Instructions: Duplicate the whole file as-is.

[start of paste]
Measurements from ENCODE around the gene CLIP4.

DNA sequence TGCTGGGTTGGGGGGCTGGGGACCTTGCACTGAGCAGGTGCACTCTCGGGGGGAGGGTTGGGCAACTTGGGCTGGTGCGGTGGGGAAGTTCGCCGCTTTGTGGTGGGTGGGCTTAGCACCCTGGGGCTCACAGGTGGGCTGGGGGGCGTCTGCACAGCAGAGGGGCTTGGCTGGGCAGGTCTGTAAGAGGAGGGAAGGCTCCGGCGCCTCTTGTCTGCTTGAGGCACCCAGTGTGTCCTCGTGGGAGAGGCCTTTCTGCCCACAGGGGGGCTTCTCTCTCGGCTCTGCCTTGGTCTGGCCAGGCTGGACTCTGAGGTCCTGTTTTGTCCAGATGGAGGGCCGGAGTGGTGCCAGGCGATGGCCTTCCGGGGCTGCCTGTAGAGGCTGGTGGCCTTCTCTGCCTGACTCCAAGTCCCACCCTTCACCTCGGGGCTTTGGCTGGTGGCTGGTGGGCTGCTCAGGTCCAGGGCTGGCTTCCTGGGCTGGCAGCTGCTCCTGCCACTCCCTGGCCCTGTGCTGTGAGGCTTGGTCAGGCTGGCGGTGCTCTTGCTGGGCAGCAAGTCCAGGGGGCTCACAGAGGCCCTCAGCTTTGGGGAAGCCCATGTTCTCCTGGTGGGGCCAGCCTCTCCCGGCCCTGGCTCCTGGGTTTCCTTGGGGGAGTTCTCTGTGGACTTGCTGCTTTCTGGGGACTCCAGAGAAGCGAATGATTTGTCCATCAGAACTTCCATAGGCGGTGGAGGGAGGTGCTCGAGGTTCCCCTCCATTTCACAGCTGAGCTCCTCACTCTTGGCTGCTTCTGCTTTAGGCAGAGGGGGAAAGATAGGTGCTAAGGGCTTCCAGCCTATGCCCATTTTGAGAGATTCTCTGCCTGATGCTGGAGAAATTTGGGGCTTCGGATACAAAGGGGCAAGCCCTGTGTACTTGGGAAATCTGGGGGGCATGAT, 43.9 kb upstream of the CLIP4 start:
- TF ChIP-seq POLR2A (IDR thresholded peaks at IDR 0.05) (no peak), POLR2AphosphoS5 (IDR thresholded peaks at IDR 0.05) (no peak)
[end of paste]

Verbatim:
Measurements from ENCODE around the gene CLIP4.

DNA sequence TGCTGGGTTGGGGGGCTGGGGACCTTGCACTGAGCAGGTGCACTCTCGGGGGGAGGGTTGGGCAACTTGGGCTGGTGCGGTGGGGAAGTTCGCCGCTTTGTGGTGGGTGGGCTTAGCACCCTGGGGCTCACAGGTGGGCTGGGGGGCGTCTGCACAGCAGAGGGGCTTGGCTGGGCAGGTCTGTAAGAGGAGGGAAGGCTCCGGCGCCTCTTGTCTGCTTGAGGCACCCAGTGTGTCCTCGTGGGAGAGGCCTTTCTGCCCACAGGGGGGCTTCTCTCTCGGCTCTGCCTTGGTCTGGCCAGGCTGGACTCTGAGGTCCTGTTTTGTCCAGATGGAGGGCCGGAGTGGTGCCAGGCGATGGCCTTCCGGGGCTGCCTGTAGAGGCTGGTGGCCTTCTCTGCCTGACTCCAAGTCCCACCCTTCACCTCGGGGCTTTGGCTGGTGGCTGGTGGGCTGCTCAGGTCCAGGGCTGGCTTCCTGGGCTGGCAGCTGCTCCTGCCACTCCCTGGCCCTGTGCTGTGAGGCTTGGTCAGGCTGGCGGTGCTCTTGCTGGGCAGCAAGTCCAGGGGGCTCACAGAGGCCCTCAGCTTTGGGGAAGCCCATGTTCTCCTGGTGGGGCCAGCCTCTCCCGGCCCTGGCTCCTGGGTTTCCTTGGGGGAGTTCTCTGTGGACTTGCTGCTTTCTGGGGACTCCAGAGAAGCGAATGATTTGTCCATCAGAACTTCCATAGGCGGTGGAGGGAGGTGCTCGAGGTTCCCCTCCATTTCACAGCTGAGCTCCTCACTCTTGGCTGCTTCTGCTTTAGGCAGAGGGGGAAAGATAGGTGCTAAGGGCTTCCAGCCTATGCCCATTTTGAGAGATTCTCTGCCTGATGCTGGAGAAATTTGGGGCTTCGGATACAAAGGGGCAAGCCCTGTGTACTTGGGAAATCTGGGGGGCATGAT, 43.9 kb upstream of the CLIP4 start:
- TF ChIP-seq POLR2A (IDR thresholded peaks at IDR 0.05) (no peak), POLR2AphosphoS5 (IDR thresholded peaks at IDR 0.05) (no peak)